An insider's look at Harbor Shores
No one -- other than course designer Jack Nicklaus, of course -- knows all of the nuances of Harbor Shores better than PGA General Manager Ross Smith. Here's his assessment of the layout as senior golf's best prepare to compete for the coveted Alfred S. Bourne Trophy.
By Ross Smith, PGA General Manager, Harbor Shores
This is a unique golf course. It can’t be stereotyped as being a parkland or a links style of course.
Our course has four distinct sections. The opening six holes are great Jack Nicklaus design holes. After the sixth, there’s a dramatic change. Holes 7, 8 and 9 play into the dunes along Lake Michigan. It’s somewhat comparable to Scotland. Then, from the 10th hole through No. 13, you have elevation changes and trees. They are our Northern Michigan holes. Finally, 14-18 wrap around wetlands and the Paw Paw River.
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The scorecard says the course plays at 6,852 yards, but that’s a bit misleading because there are five par 3s. In reality, it really plays like a 7,000-yard course.
This is a fair driving course. There’s not a hole that makes a player feel claustrophobic. Nicklaus put his emphasis on the green complexes. I’ve never played a course where the greens are as undulating. There’s really going to be a premium on putting the ball in the right place on these greens.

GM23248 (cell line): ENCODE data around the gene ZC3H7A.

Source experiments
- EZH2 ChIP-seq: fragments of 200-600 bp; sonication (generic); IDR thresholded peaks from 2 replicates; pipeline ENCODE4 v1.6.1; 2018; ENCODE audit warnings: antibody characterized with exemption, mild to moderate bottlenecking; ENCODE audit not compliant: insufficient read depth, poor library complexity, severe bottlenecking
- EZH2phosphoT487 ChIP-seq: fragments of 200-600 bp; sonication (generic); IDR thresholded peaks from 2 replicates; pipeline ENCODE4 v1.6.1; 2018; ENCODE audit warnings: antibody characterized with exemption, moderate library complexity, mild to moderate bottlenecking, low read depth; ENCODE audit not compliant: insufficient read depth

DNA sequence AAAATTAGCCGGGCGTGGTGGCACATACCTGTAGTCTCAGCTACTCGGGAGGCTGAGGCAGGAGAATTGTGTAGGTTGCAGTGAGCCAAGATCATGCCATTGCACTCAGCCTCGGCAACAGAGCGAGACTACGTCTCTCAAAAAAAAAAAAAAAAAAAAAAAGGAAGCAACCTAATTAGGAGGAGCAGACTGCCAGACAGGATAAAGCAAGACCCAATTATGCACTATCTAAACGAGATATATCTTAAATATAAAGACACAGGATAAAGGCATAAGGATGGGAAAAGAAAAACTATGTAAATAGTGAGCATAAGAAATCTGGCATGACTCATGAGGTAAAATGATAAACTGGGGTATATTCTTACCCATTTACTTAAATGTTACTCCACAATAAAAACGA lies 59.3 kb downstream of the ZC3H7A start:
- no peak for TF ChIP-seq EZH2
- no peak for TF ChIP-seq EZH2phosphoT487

As it did during the 2012 Senior PGA, the green at the par-5 10th will get a lot of attention. It is a two-tiered surface and some 10,500 square feet. Some people think it’s quirky, but I think it is fabulous. Nicklaus is challenging the players to think here. If the hole is on that top tier, you don’t want anything less than a full shot in there. You’ve got to be right with your yardage. Despite the possible difficulty of the green, this was one of the easier holes in 2012, playing under par for the week.
The seventh hole is going to be pivotal. It’s only 430 yards, but it is perhaps the hardest par 4 I’ve ever played. The player is faced with an uphill approach into a small green protected by bunkers and prairie grasses. You can make a double or triple bogey there really quick. A player able to play No. 7 in even par over four days is going to pick up a lot of ground on the rest of the field.
There are several terrific par 4s at Harbor Shores. The 16th hole doesn’t play that long on the scorecard (422 yards), but it usually is into the wind and there’s a big hazard on the left. It’s going to be a big factor down the stretch.
This course opens up the Championship to a lot of people. Power is not going to win. The advantage is going to go to somebody who has a good short game. A great putter and a great chipper is going to have more of an opportunity here.
This feature appears courtesy of Golfweek and the Senior PGA Championship presented by KitchenAid Championship Program. To see a digital version of the Championship Program, click here.
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